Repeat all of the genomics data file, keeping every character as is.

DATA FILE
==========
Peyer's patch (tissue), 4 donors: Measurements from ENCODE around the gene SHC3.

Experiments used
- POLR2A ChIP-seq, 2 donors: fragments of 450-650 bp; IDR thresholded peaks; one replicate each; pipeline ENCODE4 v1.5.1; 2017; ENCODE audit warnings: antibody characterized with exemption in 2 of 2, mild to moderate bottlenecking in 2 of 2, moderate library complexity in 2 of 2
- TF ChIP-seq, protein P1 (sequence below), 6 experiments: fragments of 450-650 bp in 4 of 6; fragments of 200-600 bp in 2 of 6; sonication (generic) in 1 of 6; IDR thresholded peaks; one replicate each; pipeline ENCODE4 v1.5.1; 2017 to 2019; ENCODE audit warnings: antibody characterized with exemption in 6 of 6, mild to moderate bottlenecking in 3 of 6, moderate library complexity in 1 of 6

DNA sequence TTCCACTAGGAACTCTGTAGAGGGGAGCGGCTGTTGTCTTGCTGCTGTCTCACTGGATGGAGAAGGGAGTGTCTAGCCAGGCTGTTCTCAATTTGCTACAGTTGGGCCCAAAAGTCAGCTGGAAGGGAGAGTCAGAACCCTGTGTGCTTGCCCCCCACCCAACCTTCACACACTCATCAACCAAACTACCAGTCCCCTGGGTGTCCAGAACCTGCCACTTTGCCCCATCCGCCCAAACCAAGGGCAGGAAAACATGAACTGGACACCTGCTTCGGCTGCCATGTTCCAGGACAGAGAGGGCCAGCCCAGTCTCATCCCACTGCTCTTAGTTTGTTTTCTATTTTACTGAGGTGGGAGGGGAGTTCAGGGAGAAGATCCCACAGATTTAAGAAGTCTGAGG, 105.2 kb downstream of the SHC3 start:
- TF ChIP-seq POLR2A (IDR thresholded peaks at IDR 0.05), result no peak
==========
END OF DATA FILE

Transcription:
Peyer's patch (tissue), 4 donors: Measurements from ENCODE around the gene SHC3.

Experiments used
- POLR2A ChIP-seq, 2 donors: fragments of 450-650 bp; IDR thresholded peaks; one replicate each; pipeline ENCODE4 v1.5.1; 2017; ENCODE audit warnings: antibody characterized with exemption in 2 of 2, mild to moderate bottlenecking in 2 of 2, moderate library complexity in 2 of 2
- TF ChIP-seq, protein P1 (sequence below), 6 experiments: fragments of 450-650 bp in 4 of 6; fragments of 200-600 bp in 2 of 6; sonication (generic) in 1 of 6; IDR thresholded peaks; one replicate each; pipeline ENCODE4 v1.5.1; 2017 to 2019; ENCODE audit warnings: antibody characterized with exemption in 6 of 6, mild to moderate bottlenecking in 3 of 6, moderate library complexity in 1 of 6

DNA sequence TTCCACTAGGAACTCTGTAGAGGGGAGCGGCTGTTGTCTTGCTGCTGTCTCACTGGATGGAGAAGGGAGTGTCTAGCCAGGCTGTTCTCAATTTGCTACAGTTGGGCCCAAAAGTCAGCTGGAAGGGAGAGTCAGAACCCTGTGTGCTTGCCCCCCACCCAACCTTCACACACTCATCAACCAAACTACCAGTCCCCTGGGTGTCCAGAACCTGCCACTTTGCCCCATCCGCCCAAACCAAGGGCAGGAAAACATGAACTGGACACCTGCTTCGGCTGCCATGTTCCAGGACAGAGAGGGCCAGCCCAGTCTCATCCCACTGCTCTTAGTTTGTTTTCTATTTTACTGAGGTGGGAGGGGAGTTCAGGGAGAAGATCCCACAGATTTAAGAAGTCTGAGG, 105.2 kb downstream of the SHC3 start:
- TF ChIP-seq POLR2A (IDR thresholded peaks at IDR 0.05), result no peak